An Appreciation: Ze Frank’s Genius


As the online video world awaits the next project from creative genius Ze Frank, it’s worthwhile to step back a bit and see what made his year-long project “The Show” so heads-and-shoulders better than anything else out there.

Besides being a unique talent, with a rare combination of tech, politics and mass culture savvy, Frank also had the editing chops to give his one-man operation a flexibility and flashiness that traditional talent/producer teams would find hard to match. But what really distanced The Show from the rest of online video was Frank’s quick embrace of interactive technology to make his audience part of the proceedings, a facet that will likely live on as an enduring case study of how to build a supremely successful online community that doesn’t just watch, but participates.

Right from the start, it was clear that Frank’s show was something completely different. While the zany antics and not-safe-for-work language were the hooks to get your attention, from its earliest episodes The Show started fostering a sense of clubbiness with its inside jokes (“are the new viewers gone yet?”) and sense of belonging (“Good morning sports racers!”).

From a content perspective, there simply wasn’t anything on par in online video with Frank’s exceptional writing and crazed regular-guy delivery. If you ever saw the Those Brooklyn Stairs episode you know what I mean. Personally I was hooked when Ze (it just seems wrong to call him the formal “Frank”) delivered the single best take on the whole network neutrality debate, zinging and AT&T with equal fervor. Tech, politics and culture with a take that was the polar opposite of boring. Jim Rome would have been proud.

And humor? The difference between Ze’s educated silliness and sophomore stuff like the Jackass shows came across perfectly in the infamous towel in the butt crack episode. The nuance Ze adds is the perfectly timed edit of him asking a hotel employee for some clean towels after we just watched Ze walk around with a towel stuck between his cheeks.

The cheeks episode also showed another side of Ze: Getting a little testy with the ever-expanding audience who left him s-s-s-something from the comments. But instead of going farther down the mean curve, Ze zagged and started embracing the audience more, eliciting their active support for stunts like trying to create Earth Sandwiches.

The list of audience-inclusion events goes on: Google maps mashups to show where earth sandwiches were made, Vacuum cleaner dress-ups, playing chess against viewers, and the ground-breaking let-the-audience-write-a-show episode that started to gain Ze national fame. My favorite audience participation riff was the Remixes for Ray, great musical mashups of an Internet-famous message. The creativity of the varied Remixes shows that when something is done out of sheer joy, fun or personal pleasure, it’s bound to be a better thing than say, videos submitted for fleeting fame or for some cash prize.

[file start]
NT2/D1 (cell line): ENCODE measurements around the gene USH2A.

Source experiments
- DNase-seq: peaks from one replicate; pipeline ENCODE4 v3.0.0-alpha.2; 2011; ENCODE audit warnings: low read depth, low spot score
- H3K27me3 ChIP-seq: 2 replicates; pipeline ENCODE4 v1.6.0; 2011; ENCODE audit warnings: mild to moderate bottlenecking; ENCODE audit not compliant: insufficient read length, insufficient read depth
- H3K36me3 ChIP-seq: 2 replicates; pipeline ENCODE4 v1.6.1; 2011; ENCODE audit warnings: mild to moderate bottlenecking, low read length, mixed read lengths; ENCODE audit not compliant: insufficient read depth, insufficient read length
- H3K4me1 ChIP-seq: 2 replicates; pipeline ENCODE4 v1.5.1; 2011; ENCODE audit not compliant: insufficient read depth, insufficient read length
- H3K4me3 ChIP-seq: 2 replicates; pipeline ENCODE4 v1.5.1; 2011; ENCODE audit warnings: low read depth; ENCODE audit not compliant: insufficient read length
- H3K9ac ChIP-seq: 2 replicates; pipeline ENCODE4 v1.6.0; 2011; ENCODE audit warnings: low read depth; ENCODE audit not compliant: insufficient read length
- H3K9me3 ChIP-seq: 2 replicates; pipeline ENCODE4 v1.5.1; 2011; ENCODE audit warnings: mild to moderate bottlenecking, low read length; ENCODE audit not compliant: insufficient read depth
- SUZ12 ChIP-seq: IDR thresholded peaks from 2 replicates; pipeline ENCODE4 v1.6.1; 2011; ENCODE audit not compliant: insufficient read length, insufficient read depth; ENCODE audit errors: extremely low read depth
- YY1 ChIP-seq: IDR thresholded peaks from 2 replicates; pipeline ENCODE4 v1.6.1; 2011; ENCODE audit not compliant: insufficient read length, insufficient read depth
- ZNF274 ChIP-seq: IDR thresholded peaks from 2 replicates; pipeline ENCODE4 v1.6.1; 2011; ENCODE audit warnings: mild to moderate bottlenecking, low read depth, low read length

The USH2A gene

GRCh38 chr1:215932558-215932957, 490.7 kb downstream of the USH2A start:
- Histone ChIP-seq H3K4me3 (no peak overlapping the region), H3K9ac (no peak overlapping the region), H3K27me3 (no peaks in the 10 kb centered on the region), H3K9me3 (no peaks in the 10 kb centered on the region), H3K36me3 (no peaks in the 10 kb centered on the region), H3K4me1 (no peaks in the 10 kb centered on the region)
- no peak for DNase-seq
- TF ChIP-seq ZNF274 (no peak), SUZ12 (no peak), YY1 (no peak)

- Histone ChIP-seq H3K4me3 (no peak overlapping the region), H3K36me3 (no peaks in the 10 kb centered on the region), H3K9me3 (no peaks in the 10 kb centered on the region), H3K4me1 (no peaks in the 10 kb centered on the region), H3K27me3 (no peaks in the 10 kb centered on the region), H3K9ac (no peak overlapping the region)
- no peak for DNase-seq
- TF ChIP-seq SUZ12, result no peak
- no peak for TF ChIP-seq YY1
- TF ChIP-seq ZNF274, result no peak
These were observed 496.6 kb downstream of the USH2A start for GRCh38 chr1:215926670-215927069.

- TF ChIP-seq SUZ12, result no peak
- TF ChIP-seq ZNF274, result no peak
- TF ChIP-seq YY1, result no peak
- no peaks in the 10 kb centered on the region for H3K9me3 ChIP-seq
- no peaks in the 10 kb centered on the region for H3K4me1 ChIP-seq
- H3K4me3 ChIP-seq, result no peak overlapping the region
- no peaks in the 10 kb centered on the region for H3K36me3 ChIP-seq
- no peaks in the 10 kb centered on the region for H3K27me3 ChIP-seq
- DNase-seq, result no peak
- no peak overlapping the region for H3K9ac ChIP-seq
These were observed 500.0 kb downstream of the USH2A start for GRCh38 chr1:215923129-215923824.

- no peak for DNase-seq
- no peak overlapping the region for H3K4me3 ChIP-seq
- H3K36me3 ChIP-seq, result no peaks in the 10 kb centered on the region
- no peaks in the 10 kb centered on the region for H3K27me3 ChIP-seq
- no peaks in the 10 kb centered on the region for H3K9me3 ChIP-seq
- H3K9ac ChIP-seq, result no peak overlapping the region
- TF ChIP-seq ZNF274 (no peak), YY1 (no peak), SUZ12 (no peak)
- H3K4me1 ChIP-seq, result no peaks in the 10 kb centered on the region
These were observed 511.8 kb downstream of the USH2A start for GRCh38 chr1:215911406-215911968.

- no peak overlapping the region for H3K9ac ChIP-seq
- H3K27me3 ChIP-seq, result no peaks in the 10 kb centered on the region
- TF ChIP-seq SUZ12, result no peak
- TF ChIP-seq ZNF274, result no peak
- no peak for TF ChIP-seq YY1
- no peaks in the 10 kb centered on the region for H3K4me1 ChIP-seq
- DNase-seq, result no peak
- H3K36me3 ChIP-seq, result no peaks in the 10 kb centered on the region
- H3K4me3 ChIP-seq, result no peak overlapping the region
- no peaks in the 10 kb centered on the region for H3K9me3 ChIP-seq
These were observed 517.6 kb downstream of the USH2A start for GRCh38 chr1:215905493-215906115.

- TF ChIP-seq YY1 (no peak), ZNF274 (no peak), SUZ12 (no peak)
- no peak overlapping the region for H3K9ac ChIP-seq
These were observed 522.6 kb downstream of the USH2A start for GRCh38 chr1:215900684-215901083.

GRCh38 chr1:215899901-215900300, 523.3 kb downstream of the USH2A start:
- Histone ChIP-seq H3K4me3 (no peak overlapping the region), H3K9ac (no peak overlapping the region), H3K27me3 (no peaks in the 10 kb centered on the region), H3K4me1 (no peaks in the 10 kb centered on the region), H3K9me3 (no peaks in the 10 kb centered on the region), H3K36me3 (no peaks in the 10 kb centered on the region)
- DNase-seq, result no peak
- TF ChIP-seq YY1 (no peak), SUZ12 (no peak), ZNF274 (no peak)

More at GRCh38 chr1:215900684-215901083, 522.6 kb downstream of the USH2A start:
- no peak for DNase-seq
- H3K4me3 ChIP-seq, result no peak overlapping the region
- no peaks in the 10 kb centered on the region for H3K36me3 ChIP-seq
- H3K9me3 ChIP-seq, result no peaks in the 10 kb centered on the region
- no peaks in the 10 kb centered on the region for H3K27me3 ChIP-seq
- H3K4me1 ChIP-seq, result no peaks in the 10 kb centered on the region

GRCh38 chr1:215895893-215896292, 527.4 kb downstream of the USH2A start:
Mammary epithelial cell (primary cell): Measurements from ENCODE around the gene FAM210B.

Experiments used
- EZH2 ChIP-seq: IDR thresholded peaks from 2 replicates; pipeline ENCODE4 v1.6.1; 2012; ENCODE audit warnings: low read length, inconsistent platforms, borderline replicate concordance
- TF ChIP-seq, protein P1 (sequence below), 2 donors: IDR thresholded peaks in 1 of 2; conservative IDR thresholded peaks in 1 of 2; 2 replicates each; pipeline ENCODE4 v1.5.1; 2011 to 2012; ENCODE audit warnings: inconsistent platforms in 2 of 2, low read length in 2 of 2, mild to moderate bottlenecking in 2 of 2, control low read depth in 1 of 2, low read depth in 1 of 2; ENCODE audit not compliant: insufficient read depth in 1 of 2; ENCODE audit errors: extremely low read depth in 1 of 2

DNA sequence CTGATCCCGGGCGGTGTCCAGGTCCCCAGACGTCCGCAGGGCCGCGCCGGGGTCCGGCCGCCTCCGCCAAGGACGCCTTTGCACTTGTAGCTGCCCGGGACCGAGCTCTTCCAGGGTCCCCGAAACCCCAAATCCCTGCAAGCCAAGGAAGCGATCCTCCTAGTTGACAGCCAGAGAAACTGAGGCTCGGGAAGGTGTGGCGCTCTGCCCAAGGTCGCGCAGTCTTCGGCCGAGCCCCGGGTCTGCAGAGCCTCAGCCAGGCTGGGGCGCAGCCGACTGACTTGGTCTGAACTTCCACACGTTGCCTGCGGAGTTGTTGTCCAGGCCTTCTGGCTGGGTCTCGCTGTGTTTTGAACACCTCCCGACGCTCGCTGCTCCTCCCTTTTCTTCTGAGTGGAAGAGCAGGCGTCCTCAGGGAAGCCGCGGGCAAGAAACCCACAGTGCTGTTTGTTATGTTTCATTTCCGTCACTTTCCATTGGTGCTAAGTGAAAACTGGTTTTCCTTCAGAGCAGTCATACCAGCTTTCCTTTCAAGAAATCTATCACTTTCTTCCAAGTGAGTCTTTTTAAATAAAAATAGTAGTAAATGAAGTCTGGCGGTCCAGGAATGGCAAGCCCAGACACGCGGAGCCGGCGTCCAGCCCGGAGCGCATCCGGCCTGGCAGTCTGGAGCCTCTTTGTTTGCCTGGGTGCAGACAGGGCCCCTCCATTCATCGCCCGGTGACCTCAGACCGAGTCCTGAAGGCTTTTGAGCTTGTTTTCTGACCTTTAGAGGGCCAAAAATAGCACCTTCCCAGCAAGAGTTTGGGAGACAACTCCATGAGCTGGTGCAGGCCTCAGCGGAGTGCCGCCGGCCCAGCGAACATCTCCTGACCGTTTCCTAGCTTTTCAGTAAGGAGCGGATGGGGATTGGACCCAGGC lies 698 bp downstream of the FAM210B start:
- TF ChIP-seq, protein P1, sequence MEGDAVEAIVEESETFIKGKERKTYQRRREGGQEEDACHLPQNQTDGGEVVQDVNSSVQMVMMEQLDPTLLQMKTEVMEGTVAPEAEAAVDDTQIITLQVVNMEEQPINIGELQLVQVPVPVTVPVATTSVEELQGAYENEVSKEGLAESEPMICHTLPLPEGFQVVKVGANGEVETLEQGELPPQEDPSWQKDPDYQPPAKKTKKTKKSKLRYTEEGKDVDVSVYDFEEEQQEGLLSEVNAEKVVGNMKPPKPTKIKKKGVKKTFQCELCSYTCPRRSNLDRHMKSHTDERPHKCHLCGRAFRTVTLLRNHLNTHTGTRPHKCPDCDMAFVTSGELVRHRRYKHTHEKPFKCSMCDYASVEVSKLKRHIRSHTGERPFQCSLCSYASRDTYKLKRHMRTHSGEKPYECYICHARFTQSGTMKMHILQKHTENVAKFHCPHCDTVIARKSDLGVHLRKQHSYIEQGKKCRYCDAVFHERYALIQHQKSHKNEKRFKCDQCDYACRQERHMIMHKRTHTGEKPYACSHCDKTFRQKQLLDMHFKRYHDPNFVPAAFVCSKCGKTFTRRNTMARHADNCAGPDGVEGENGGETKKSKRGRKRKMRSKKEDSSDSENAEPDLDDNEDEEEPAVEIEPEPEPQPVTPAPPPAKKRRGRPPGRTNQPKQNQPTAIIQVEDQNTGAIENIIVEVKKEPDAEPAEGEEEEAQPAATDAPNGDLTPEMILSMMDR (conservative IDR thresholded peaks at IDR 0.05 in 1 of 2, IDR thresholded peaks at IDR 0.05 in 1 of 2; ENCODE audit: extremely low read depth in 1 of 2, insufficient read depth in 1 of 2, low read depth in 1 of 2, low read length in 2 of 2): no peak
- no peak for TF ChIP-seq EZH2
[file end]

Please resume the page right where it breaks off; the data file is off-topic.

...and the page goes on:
Ze’s most enduring contribution to vlogging may be his give me some candy sponsorship idea, allowing viewers to contribute small amounts of cash to buy a duckie image with a message attached. The give me some candy idea will live on at Ze’s new home,, where other popular vloggers may benefit from the idea.

The final smart power move? Quitting after a single year. Any comedic riff is hard to maintain, much less a daily one, much less a daily self-produced video-based one. Ze got out before he got stale, never an easy thing to do since from some angles it might seem like the ball was just beginning to roll.

“In the beginning it was really about ‘nothing ends on the web,'” he told NewTeeVee in a recent interview. “But knowing that it had a finish allowed me to focus on some things that were certainly not sustainable but were really, really interesting. It also, I have to say, allowed me to understand better the time arc.”

But is there any doubt there will be a second or third act? Since most of the links for this post came from the user-edited The Show wiki, it’s clear there is a devoted community ready to follow wherever Ze leads them next.


frank a. beste

To frank beste:
I live in warren mi usa all my great grand parents came from germany in the 1700s & 1800s I am 66 yr. old. I have a huge roots book with many name a lot our from germany I would like to here from you with any up dates of past relatives. I found out that all beste are related.

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